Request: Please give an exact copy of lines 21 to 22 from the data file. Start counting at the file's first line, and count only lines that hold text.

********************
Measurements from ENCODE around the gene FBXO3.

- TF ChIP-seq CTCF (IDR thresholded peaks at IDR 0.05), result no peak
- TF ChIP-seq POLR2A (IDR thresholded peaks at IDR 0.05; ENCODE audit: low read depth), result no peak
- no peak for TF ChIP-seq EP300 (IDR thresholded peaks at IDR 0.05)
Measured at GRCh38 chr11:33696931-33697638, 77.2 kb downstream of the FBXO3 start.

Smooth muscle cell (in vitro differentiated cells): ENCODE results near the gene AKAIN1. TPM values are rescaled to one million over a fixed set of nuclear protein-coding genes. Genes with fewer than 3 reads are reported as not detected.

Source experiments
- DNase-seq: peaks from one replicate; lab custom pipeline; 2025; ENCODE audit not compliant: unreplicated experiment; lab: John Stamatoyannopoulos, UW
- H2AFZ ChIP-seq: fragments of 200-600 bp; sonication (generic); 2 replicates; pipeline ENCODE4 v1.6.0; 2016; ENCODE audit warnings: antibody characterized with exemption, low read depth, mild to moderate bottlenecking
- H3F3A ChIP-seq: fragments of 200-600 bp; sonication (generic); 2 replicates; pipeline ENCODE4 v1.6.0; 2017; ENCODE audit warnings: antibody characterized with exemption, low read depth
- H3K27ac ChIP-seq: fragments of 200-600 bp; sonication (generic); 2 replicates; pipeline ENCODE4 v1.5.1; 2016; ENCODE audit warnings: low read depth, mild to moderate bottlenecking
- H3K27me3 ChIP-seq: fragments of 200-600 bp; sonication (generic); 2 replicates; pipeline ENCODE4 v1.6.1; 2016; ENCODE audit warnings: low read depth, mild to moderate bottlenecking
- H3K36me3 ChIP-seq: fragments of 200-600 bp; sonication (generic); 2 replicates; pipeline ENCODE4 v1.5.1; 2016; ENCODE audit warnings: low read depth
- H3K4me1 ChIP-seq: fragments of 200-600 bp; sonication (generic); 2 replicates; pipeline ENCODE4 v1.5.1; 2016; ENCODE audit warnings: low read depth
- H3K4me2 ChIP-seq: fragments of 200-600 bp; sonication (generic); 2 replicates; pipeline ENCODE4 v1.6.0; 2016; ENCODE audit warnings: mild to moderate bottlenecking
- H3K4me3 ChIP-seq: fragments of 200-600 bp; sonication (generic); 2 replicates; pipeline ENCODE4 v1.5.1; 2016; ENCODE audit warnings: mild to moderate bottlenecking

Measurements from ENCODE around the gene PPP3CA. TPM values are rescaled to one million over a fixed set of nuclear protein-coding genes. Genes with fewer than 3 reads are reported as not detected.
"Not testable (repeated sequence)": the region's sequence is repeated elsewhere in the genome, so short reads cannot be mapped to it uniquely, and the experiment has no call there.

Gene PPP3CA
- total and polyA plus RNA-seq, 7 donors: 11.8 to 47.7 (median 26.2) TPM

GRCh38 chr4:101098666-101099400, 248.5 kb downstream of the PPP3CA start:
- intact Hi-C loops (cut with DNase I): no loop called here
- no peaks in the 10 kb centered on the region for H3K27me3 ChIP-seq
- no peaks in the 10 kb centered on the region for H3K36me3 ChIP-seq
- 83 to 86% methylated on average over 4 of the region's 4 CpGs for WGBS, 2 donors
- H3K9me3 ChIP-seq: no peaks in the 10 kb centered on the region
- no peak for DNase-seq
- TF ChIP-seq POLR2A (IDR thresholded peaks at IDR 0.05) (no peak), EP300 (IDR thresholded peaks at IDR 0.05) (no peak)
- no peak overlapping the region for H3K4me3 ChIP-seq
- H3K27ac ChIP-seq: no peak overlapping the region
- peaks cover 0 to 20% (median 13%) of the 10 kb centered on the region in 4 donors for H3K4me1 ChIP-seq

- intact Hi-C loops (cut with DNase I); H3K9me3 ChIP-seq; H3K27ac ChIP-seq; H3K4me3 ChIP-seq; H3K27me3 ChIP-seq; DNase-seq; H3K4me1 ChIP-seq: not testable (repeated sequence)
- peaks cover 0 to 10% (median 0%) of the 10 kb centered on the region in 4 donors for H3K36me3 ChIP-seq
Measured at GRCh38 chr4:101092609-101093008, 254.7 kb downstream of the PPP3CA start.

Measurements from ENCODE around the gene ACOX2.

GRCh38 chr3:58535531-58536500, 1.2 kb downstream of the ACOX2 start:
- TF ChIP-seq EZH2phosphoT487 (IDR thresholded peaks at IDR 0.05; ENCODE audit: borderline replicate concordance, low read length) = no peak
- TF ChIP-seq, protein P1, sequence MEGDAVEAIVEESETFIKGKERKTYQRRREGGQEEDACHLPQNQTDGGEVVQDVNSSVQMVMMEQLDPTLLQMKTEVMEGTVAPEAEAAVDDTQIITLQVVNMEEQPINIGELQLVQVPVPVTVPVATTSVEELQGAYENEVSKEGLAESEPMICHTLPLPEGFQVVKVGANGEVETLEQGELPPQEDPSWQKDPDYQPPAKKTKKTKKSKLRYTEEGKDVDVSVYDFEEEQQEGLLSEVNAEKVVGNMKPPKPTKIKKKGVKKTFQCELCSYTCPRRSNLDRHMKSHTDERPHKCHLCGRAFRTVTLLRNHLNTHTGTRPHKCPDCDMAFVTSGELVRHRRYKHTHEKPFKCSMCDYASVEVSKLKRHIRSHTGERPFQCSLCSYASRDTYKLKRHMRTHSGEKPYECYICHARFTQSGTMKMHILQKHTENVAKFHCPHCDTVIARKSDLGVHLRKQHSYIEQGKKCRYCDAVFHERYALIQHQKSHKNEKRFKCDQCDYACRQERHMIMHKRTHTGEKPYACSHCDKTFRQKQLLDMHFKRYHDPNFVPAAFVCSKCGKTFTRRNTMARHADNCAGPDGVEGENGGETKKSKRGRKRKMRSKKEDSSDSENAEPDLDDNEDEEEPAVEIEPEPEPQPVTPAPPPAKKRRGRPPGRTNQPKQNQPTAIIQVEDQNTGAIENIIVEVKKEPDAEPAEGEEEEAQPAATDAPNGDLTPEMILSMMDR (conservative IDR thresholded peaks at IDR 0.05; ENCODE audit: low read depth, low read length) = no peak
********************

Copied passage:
GRCh38 chr4:101098666-101099400, 248.5 kb downstream of the PPP3CA start:
- intact Hi-C loops (cut with DNase I): no loop called here